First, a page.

This month, various police departments have decided to add or have added drones to their fleets.
The Savannah Police Department in Georgia has spent a year researching how to use unmanned drones and plans to deploy three, with its first drones added as early as next year, The Telegraph reported. They will be used to photograph crime scenes and major traffic crashes, deployed for search and rescue operations, and to aid police in hunting criminal suspects.
The Spokane, Wash., City Council just passed a proposal that will allow its Police Department to start using drones, KXLY reported. The ordinates lists specific activities permitted for drone use, including crime scene investigations, active shooter situations, searches for missing people, locating homeless camp sites, and SWAT situations. They cannot go on private property without a warrant.
The Portsmouth, N.H., has received a $69,600 grant from the Department of Homeland Security to purchase a small drone and train officers on use and maintenance, according to Sea Coast Online. The police chief stressed that they are for limited use, and citizens retain their fourth amendment rights protecting against illegal search and seizure.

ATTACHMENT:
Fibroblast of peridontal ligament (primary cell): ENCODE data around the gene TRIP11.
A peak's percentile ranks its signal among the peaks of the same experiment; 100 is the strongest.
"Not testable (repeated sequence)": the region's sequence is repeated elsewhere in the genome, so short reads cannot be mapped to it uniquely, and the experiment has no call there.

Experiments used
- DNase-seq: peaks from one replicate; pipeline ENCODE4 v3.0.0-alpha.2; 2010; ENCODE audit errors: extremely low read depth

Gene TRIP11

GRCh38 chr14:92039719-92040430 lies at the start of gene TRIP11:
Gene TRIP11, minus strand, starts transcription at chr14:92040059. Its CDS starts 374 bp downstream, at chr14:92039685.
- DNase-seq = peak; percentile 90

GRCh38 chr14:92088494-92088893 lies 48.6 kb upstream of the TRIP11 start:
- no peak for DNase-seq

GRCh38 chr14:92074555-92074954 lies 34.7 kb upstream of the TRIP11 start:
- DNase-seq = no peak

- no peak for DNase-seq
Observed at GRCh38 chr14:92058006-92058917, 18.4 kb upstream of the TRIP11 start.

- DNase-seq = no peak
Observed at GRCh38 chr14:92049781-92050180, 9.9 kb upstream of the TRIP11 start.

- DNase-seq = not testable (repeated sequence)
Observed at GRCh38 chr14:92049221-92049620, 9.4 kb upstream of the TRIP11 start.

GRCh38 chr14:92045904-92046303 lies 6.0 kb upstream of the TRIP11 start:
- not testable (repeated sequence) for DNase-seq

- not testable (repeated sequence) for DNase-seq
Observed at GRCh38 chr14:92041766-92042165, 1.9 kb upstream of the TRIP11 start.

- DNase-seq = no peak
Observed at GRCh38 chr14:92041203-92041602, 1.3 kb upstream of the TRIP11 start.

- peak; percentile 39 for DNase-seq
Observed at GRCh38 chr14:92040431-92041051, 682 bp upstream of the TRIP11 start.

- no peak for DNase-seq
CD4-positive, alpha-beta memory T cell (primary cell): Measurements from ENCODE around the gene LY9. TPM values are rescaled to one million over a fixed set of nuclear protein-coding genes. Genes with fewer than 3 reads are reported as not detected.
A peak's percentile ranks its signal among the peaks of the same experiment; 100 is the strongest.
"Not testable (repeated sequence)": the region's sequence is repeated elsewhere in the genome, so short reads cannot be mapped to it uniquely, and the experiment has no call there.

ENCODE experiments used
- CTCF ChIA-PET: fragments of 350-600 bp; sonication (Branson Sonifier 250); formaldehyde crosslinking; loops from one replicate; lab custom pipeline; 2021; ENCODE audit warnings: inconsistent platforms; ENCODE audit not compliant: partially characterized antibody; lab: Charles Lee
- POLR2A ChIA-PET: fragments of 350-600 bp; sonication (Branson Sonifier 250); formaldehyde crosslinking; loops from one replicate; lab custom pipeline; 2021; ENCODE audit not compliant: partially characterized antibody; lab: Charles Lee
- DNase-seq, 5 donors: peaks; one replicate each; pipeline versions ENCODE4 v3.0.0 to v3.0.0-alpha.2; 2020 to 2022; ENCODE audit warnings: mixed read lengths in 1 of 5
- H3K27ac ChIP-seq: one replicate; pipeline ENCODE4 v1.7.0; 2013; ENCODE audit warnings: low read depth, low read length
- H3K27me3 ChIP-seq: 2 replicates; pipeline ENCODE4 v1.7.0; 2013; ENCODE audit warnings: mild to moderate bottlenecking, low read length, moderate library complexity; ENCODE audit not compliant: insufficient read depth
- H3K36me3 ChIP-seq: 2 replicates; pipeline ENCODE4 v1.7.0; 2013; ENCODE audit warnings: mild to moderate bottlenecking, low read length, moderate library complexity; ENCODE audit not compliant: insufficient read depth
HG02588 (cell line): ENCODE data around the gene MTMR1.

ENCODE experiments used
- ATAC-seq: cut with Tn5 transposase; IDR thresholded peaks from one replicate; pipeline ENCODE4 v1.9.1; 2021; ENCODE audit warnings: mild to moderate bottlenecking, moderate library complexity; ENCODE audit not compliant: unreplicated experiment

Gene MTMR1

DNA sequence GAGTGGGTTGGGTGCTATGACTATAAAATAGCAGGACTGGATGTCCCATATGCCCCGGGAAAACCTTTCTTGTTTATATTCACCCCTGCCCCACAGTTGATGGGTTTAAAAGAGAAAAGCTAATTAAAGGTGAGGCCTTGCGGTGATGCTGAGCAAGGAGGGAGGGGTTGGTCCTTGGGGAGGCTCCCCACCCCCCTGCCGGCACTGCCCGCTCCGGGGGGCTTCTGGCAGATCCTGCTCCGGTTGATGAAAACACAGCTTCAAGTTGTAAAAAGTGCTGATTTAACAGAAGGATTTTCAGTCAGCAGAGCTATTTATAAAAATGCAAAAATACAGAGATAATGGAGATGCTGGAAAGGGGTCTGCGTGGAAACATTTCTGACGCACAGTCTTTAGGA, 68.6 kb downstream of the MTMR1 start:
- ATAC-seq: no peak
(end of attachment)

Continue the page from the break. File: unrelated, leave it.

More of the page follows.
Elected leaders at the City of Aurora, Ill., recently voted to spend $56,000 on four drones for the city — three for the Police Department and one for the Information Technology Department, the Chicago Tribune reported. The decision was made after emergency officials recently used more than 80 people, including a helicopter, to look for a missing man.
The City of Boise, Idaho, has purchased four drones, and four officers have been certified by the Federal Aviation Administration to pilot them, according to a release from the Police Department. It was been evaluating drone use for the past year. The department highlighted one potential use for the drones: to expedite traffic investigations. Currently, a ladder truck is used to facilitate aerial images of a crash scene. Other uses include use during hazardous incidents involving officers, searching for a barricaded subject or a missing child, or being able to respond more safety to burglar alarms.